Melissa Widner  42:03

think in software development, I mean, most CTOs that we’ve spoken with, have said that, you know, their job will become increasingly important. But the number of people that they will require to create new products will decrease significantly. So you know, that that probably, you know, if you go back 25 years ago, in the US, anybody who could code was high in demand, and then a lot of that a lot of sort of the basic coding went offshore. And it was a great way to provide wealth to, you know, a lot of skilled people. And so what will happen there, I think, is pretty interesting. I mean, there’s, there’s something to be said, I mean, with the rise of mobile, right, there was a fear there at the beginning, having a computer in your pocket being tracked all of this stuff, you know, AI is the same thing. There’s, there’s a fear that always starts. But once people start using it, and integrating it as part of their lives, they realize how it can complement and make them even more efficient. So what we may see, you know, in my in my crystal ball, is that we may see this world in which yes, there is maybe a decrease in certain in certain types of labor, but we will probably see an increased in and I don’t want to call it specialized labor, but there will be you know, and those people are going to be expected probably to do more, you know, with with the time they have, because technology is going to be complementing and supplementing a lot of their work. So if if it used to be well, we need five engineers, well, now we can do with two, but those two, using technology should be like 50% 100% more efficient with their time because there’s kind of no excuse, right? It’s going to take time, of course to get there. But I think that just shifts us into a different type of labor market where maybe people have to go to school a little bit longer, or get training in certain industries in order to, you know, to prepare for this. But that’s not necessarily something to be fearful of. It’s just some I see it as kind of an opportunity for people to, you know, figure out what that specialty looks like for them, and maybe start making inroads to getting there.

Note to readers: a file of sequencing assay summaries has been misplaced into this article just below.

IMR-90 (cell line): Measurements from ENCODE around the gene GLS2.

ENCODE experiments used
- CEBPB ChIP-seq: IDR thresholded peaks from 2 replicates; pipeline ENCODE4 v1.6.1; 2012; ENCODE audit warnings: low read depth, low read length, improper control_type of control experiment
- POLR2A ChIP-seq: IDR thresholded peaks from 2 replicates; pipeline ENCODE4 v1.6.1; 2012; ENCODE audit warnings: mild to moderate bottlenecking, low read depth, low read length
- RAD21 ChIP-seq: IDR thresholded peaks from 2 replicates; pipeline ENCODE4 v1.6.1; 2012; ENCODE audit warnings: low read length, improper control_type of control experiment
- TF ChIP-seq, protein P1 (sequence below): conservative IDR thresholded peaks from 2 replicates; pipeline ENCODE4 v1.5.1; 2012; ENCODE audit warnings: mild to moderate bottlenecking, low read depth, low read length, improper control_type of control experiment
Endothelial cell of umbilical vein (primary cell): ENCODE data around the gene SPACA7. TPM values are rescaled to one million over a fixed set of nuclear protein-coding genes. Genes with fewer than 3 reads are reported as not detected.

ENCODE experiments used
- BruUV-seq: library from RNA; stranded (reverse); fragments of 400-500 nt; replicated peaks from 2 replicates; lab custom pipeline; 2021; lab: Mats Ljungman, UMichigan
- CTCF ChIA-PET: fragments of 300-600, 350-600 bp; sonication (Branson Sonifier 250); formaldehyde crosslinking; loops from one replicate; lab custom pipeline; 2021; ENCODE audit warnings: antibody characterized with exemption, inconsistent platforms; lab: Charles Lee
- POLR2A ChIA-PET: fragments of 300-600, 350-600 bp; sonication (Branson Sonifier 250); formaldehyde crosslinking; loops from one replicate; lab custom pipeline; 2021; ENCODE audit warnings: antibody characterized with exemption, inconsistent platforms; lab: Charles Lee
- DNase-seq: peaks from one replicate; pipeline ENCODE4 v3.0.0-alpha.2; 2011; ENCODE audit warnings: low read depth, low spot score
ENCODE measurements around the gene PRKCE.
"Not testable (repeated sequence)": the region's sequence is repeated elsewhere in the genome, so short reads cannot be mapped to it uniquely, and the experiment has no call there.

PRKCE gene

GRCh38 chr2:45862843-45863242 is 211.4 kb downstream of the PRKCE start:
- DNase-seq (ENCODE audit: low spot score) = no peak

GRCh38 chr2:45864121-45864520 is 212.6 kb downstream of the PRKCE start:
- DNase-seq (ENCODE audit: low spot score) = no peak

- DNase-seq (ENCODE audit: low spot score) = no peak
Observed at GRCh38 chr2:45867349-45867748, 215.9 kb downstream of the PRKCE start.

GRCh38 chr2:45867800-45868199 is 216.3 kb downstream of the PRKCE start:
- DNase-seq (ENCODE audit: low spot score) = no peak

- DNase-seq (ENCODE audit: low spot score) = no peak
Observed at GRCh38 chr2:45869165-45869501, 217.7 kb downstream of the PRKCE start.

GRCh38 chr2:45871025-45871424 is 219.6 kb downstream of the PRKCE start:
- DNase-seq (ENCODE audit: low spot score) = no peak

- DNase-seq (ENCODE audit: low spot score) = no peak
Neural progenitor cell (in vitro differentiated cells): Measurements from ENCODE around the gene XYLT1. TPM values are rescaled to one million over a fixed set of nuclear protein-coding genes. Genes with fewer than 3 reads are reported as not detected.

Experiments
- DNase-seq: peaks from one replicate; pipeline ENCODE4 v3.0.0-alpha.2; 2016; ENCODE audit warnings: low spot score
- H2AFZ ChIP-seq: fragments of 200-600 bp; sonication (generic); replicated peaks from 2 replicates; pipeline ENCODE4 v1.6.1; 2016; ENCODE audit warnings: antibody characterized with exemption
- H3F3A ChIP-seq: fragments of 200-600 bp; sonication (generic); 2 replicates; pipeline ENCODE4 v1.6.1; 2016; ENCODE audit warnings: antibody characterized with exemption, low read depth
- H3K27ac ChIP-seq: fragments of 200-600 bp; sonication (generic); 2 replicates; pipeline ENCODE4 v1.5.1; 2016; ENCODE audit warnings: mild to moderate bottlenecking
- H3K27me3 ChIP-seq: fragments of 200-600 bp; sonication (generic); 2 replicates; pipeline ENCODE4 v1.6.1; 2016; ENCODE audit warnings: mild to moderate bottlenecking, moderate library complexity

Courtney Chew  44:27

Yeah, that’s great. So it sounds like you know, with AI being so integrated in our lives now, it’s nothing to be afraid of by just learning how to adapt and use it to be more efficient, even though that might come back at us and requiring us to work a little harder. So yes, thank you guys. Thank you ladies so much. And we’re getting ready to kind of wrap up this super insightful and informative discussion that we’ve been having. But I think it’s fitting to recognize, you know, the importance of this month as the ladies mentioned earlier at the beginning, as this panel was really brought together In part to honor and also bring light to women’s history month, or International Women’s Day. So I’ll spare the details of you know, the history of how it came about, as that was briefly mentioned that, you know, since since International Women’s Day has become kind of a month of celebrating women’s achievements, throughout history, and even to today, and also inspiring, continuous progress. So I guess for the last question to round everything out, for our panelists School of like, female rockstars. They’re, they’re really killing it. So reflecting on the history and significance of International Women’s Day or Women’s History Month in general, what are some of the biggest challenges you faced, as a woman or even face other woman you’ve witnessed other women facing? And what strategies do you employ within your respective fields to champion inclusivity and empower other women? So we go down the line, Oh,